Tu, K. P.

2008-12-01

379

Spatial and temporal patterns of pesticide use on California almonds and associated risks to the surrounding environment.  

PubMed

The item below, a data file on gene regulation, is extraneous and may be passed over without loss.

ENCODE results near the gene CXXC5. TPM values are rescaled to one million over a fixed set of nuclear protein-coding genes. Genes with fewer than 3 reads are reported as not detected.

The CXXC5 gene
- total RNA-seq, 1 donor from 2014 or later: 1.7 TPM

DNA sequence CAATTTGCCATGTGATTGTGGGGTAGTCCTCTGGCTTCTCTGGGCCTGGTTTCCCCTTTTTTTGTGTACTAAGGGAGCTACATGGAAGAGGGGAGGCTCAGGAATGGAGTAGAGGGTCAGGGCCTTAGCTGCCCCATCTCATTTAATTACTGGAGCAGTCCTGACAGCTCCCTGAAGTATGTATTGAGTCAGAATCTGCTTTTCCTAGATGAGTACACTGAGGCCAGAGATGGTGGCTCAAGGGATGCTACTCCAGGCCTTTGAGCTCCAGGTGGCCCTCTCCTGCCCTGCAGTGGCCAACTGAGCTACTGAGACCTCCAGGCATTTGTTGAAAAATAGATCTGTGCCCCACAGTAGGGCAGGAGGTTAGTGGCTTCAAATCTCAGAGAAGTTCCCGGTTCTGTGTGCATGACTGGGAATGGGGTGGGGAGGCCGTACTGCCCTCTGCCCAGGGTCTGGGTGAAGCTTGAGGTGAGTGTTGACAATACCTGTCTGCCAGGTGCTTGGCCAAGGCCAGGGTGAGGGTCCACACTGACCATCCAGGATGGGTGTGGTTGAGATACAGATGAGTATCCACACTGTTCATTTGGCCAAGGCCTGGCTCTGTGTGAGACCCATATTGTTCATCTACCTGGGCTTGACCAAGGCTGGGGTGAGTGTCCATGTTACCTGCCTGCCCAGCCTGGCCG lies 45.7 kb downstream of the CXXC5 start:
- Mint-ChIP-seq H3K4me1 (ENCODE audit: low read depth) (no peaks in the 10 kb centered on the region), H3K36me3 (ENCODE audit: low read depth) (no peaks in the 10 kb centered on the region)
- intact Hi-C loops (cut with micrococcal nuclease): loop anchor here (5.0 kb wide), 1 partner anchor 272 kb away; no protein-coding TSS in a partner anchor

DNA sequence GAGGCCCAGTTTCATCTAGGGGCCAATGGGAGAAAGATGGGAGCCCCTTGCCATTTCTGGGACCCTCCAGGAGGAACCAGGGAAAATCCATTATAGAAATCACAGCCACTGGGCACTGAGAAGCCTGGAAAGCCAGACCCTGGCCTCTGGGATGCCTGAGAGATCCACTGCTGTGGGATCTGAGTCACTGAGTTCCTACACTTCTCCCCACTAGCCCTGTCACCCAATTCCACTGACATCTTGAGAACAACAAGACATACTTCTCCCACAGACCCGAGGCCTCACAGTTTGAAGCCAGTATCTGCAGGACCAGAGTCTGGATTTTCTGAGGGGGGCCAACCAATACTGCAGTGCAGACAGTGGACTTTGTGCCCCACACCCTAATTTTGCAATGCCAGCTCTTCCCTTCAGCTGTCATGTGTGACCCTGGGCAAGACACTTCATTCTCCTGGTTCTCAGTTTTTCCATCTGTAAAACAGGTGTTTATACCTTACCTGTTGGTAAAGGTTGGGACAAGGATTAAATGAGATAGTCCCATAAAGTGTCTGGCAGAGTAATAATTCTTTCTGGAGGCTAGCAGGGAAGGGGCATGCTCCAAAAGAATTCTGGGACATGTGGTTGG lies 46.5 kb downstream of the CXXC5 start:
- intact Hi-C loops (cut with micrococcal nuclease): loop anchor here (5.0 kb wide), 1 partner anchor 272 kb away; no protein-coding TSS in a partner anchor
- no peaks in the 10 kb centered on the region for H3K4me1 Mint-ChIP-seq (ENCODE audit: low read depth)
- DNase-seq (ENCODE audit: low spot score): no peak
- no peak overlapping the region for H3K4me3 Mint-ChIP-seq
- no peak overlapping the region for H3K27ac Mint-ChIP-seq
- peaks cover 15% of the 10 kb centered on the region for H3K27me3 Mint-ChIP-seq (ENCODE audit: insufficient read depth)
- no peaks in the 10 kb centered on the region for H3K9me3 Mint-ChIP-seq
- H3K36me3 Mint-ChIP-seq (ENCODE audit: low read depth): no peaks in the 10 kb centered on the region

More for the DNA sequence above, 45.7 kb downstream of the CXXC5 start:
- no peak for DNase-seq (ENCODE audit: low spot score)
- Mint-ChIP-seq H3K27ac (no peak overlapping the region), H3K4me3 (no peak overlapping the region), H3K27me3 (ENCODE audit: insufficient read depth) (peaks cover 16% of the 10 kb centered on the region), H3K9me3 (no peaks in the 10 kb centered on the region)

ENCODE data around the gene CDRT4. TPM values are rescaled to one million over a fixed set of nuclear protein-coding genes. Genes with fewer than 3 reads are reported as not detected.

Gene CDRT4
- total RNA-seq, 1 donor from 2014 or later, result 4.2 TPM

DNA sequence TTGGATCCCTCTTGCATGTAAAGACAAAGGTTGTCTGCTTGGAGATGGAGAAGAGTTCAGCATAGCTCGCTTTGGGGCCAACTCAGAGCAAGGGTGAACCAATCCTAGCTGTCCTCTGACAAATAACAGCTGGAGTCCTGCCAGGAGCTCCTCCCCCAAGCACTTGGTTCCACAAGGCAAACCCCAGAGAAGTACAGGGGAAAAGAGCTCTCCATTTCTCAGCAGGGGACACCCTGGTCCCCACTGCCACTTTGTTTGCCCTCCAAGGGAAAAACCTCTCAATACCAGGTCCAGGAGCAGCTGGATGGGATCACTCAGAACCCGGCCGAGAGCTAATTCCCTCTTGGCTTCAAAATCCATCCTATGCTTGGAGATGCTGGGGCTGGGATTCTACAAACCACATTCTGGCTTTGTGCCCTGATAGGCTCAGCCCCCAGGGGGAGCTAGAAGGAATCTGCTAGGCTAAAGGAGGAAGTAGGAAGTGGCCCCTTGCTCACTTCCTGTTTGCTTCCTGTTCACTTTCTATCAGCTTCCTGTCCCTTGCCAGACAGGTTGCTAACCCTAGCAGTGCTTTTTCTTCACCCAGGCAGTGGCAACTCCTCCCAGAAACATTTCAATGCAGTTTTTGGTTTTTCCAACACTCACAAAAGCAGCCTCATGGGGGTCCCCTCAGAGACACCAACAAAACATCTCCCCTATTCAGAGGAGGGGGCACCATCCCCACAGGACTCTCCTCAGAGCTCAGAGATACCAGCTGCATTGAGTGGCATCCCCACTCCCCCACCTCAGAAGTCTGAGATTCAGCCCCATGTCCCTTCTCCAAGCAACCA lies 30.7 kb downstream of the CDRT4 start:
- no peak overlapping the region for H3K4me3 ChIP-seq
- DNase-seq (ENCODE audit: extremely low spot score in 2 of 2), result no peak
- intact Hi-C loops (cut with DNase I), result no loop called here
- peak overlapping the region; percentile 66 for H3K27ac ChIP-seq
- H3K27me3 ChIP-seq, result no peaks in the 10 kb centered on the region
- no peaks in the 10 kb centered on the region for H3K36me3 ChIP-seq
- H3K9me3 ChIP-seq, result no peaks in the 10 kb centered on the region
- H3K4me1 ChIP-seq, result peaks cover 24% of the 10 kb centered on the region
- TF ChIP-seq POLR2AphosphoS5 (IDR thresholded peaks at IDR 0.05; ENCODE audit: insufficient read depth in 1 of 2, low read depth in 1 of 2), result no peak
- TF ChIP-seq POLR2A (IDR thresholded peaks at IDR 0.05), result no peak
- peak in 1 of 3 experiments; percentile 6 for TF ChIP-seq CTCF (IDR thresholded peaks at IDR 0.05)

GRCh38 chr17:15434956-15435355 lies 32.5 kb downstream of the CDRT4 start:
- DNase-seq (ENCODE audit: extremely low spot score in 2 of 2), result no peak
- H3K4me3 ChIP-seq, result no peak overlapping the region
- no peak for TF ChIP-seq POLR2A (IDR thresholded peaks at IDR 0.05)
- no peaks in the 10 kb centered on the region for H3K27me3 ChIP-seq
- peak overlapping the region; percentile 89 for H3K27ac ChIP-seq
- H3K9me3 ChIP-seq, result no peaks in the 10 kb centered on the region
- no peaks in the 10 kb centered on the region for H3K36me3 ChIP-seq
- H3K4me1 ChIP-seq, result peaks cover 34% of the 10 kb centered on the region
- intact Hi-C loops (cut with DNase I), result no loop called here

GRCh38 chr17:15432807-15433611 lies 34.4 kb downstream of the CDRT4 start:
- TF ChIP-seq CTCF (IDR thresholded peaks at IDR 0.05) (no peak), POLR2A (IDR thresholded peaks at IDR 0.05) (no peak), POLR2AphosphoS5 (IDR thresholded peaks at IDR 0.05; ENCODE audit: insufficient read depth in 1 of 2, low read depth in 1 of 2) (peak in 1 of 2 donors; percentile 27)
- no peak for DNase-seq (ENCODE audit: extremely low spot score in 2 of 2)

Various stakeholders of California almonds have been investing efforts into mitigating pesticide impacts on human and ecosystem health. This study is the first comprehensive evaluation that examines the spatial and temporal patterns of pesticide use and associated environmental risks. The pesticide use data from 1996 to 2010 were obtained from the Pesticide Use Reporting database. The Pesticide Use Risk Evaluation indicator was employed to evaluate the pesticide environmental risks based on the pesticide properties and local environmental conditions. Analyses showed that the use intensities (UI) of insecticides (oils accounted for 86% of the total insecticide UI) and herbicides both increased from north to south; fungicides showed the opposite spatial pattern; and fumigants were used most intensively in the middle region. The UI of fungicides and herbicides significantly decreased and increased, respectively, throughout the study area. The insecticide UI significantly decreased in the north but increased in many areas in the south. In particular, the organophosphate UI significantly decreased across the study area, while the pyrethroid UI significantly increased in the south. The fumigant UI did not show a trend. The regional risk intensities of surface water (RIW), soil (RIS), and air (RIA) all increased from north to south, while the groundwater regional risk intensity (RIG) decreased from north to south. The main trends of RIW, RIG, and RIS were decreasing, while the RIA did not show a trend in any region. It's noticeable that although the herbicide UI significantly increased, the UI of high-leaching herbicides significantly decreased, which led to the significant decrease of RIG. In summary, the temporal trends of the pesticide use and risks indicate that the California almond growers are making considerable progress towards sustainable pest management via integrated pest management, but still require more efforts to curb the fast increase of herbicide use. PMID:24316216